Hong Sang-Soo is a film professor turned director. I have seen only 2 of his films, "Virgin stripped bare by her Bachelors" and this one; "WOMAN IS THE FUTURE OF MAN" (2004). The director is an artist concerned with alienation and the "battle of the sexes". Sangsoo definitely has a fondness for subtle symbolism and repetition in tales of unsympathetic relations and the mistake of always trying to recapture the past, not being able to let go.
This director is a minimalist and a very strict one at that. He avoids cinematic manipulations like close-ups. Most scenes in his movies are done in 1 take, wide shots and limits camera movement. He gives his performers a wide berth to fill a scene. I think he uses an observational perspective in many ways.
The tale begins when 2 old chums meet for a lazy afternoon, which will lead to a drunken weekend. Munho (Jitae Yu) is a married art teacher, while his friend, Hunjoon (Teawoo Kim) had just returned from his film studies from the U.S.. The two reconnect and reminisce about their past until their discussions finally get to an old friend of theirs; a woman named Sunhwa (Hyeona Seong) with whom they both had a romance. The two inadvertently decide to see her and soon enough, past feelings of guilt, resentment and confusion begins to resurface. But can Munho and Hunjoon learn from the past or does their own history really repeat itself?
The screenplay is about a "slow reveal", blossoming occurrences and "Woman..." starts with Munho making a point not to invite Hunjoon into his home. Munho offers Hunjoon to walk into the backyard to walk on fresh snow. Two of the potent symbolisms are shown when Hunjoon takes a few steps on the snow and backtracks in them on purpose so that the path will seem like it had suddenly stopped. As for this scene; it is a piece of symbolism: 1) an abandoned path (stopped walking forward) means no set direction or I suppose from the title's standpoint "no future" 2) Hunjoon walking backwards in his steps means a desire to go back and relive the past.
As for the act that Munho didn't let his friend inside his home, Munho has harbored anger when Hunjoon gave his spouse an " friendly American" hug when they went to visit him in the States before. Munho is a man of resentment and insecurity. He feels that Hunjoon has always been the man who is ahead, while his fate appears to be following his lead. The two still have some childish notions that have become part of their persona; clearly we are shaped by our experiences and we can either learn to improve or dwell on them to haunt us.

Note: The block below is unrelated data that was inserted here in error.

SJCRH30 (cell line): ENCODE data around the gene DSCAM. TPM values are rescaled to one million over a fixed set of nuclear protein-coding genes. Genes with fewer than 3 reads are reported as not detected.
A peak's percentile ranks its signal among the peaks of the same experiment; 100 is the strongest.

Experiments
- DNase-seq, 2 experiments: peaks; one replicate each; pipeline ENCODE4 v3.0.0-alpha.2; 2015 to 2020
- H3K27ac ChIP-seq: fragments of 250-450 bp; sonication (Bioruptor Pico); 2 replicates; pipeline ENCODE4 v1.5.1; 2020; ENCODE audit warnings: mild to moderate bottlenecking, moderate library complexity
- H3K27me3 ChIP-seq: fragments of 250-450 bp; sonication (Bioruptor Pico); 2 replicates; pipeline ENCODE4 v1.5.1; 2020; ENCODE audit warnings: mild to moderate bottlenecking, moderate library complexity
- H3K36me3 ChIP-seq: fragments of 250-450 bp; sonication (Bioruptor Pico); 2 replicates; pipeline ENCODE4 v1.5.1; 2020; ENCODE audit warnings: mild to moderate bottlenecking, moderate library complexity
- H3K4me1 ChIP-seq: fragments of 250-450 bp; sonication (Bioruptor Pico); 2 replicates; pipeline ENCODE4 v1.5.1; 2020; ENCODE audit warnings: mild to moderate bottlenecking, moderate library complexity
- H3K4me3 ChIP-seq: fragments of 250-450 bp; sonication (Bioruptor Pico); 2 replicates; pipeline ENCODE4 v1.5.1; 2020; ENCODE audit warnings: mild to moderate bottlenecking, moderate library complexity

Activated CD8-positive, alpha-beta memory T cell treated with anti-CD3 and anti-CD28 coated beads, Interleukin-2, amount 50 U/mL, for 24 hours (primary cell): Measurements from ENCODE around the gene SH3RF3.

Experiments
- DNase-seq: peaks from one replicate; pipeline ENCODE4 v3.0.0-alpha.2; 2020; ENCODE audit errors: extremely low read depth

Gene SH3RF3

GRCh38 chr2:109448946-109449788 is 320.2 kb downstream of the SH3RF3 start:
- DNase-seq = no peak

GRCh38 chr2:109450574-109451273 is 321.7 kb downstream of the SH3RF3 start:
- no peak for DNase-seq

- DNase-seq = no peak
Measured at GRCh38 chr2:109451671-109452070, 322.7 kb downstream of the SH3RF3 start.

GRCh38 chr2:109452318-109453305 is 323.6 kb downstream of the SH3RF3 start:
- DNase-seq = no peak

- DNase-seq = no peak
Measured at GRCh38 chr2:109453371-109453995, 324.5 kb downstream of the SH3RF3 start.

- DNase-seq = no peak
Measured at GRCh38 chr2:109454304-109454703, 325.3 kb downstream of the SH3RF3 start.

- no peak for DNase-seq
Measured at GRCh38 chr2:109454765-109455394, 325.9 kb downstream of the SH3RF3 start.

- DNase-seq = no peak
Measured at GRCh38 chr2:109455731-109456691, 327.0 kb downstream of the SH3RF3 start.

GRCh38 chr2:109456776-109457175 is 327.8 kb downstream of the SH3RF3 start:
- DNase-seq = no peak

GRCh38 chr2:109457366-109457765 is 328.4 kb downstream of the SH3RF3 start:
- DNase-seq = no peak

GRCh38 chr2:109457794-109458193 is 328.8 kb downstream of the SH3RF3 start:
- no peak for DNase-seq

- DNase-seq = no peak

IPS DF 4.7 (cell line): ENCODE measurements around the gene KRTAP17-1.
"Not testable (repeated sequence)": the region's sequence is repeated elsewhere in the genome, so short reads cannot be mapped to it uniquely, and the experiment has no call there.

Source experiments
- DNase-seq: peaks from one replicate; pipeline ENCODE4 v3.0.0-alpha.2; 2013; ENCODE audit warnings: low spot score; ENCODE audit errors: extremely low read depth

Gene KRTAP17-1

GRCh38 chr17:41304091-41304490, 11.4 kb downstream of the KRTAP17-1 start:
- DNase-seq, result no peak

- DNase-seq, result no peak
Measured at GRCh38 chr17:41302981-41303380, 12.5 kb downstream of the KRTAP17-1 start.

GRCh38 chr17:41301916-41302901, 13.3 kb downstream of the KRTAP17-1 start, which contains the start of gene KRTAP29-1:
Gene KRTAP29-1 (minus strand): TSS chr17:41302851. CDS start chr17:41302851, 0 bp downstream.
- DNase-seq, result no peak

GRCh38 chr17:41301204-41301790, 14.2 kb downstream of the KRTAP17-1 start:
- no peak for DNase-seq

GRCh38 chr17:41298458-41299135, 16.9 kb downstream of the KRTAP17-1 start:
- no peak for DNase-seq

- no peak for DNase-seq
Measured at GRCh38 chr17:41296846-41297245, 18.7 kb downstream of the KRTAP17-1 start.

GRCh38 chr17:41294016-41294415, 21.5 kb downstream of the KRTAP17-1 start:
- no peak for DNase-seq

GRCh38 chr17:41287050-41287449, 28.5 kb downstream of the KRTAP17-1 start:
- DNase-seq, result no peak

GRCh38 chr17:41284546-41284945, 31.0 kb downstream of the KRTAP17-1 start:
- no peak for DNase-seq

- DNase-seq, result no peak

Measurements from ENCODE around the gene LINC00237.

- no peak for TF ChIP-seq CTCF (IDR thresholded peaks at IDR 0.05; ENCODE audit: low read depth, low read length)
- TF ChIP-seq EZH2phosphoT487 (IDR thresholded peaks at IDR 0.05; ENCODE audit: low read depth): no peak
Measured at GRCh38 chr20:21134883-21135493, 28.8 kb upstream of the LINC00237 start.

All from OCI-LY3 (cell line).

“Woman is the Future of Man’s” premise is mostly about male arrogance and female vulnerability especially in the country where the film is made. The two friends act childishly, they drink and eventually reminisce about a shared romance back in the college days, Sunhwa, and for some reason as much as they feel like making up for their past failings, the same flaws eventually resurface.
For Hunjoon, he remembers Sunhwa as a fragile girl that he had mistreated. He took advantage of her when he supposedly tried to "cleanse" her (by having sex with her) after she was raped by an old school chum, then dumping her to attend film school in America. For Munho, he dated her while Hunjoon was in the states attending film school. He remembers her as an awkward sexual conquest that seems to embody an idea that he only wanted a piece of what was Hunjoon‘s. The ultimate irony is that the two men are unable to see their shortcomings when it comes to women, they do express their frustrations in their drunken pleas for punishment, at the same time, they seem to know what it is wrong but yet they are pathetic and ignorant when it comes to making amends with themselves that they are doomed to commit their past mistakes.
“Woman is the Future of Man” is a not a film for everyone but it is definitely for those who like Korean art house cinema. It seems rather slow and boring to the casual movie watcher but to those who like cinema, it is worth a look. Hong Sang-Soo is one of Korea’s most recognized directors, along with Lee Chang-Dong and Kim Ki-Duk. Their films are usually not for everyone, but no one can deny that they are different and brimming with originality.
Recommended Timidly, Rent it First [3 ½ Out of 5 Stars]